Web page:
New business features clothing from alpacas

Staff Writer
Echo Pilot
Jean Widder models clothing made from alpaca fiber. She and Sarah Donahoe have started a new business, Pacocha Fiber and Clothing Company, which features outfits and accessories for women, and some items for men and children. They also carry personal care items.

A new source for specialty clothing is now available at two locations in Franklin County. Friends Jean Widder and Sarah Donahoe, who met at a trade show, formed the Pacocha Fiber and Clothing Company. They sell Beyond Threads, a line of garments made of alpaca blends. 'Pacocha' means alpaca in the Incan language.

The two raise their own Huacaya alpacas, though their wool is sent to a national co-op and eventually ends up at a mill in Peru. The women expect that some day alpaca will be processed in Pennsylvania. They have seen advancements in the recognition of the value of the animal, which has been elevated from an exotic breed to livestock status in the state.

They each have shops in their homes. Widder's farm, Stone Meadow Alpacas, is at 14514 Hollowell Church Road. Donahoe's Long Acres Alpaca Farm is at 9703 Blue Spring Road in Mercersburg. They opened their stores Nov. 6 and are open 10 a.m. to 5 p.m. Fridays and Saturdays through the new year. Afterwards, they will be open by appointment.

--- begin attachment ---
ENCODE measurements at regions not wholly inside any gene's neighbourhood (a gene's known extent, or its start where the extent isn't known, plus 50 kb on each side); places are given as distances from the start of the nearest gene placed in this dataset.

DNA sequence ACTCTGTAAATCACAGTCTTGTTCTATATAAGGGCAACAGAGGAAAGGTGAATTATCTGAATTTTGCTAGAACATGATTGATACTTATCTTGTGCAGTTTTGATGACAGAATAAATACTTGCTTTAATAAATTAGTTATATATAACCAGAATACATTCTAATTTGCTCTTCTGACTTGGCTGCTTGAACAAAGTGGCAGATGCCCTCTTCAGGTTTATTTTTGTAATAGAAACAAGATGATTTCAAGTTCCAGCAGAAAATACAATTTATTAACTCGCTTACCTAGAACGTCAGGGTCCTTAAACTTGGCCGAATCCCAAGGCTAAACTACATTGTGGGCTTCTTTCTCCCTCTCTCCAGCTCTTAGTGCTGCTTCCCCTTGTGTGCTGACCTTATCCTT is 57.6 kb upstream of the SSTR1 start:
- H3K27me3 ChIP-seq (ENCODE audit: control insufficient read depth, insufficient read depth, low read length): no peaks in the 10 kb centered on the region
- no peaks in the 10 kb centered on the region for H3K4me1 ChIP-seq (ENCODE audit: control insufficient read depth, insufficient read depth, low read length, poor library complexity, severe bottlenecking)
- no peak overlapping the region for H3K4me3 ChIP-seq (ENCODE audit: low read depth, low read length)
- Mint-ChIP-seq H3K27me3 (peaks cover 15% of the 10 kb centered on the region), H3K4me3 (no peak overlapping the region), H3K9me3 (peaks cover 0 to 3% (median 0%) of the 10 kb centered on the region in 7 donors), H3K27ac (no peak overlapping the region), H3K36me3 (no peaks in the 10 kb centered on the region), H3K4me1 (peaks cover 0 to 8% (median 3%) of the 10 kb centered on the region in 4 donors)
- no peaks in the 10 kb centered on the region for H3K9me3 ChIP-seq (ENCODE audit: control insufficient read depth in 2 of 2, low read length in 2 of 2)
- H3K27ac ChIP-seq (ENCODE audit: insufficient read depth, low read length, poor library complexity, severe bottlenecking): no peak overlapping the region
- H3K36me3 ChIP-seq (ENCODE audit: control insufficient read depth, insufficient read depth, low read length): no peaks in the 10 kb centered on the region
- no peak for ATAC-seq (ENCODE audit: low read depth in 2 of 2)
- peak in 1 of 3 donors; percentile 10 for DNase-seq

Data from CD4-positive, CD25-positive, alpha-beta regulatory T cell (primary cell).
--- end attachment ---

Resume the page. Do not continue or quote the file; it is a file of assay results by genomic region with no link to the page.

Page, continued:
"Our initial goal was to find a clothing line that is sophisticated and classic, to fit all body types," said Widder.

They researched and attended a show in Philadelphia, where they discovered Beyond Threads. The designer lives in Washington state but is a native of Peru.

"It has a lot of style," Widder continued. "The clothes can be worn every day, either dressed up or down."

Pacocha carries several pieces for women - blouses, jackets, scarves, pants, skirts and handbags. Men and children will find some things as well - chullos for skiing, winter caps, mittens, ponchos, diabetic socks, dress socks and hunting socks.

Widder smiled. "If there's anything people do know alpacas for, it's the hunting socks. They have the same properties as wool but not the itch factor."

Pacocha also has articles on the light side, finger puppets and teddy bears. In addition, organic soaps are wrapped in alpaca fiber, which acts as an exfoliant and shrinks as the soap disappears. Yarn from the local alpacas is ready for knitters, as is roving for people who spin and weave.

Accessories for the clothing are also for sale from designer Heather Nowell. The owner of Zen Creations, she makes exclusive jewelry for Pacocha. The necklaces, bracelets and earrings are handcrafted from sterling silver, glass and wood beads, and metal.

Widder and Donahoe answer plenty of questions from the public on learning their livelihoods. "We want to bring awareness to people who ask, 'What do you do with your alpacas?' This is the end product."

Widder may be contacted at 597-4480 and Donahoe at 328-3937.

Jean Widder models clothing made from alpaca fiber. She and Sarah Donahoe have started a new business, Pacocha Fiber and Clothing Company, which features outfits and accessories for women, and some items for men and children. They also carry personal care items.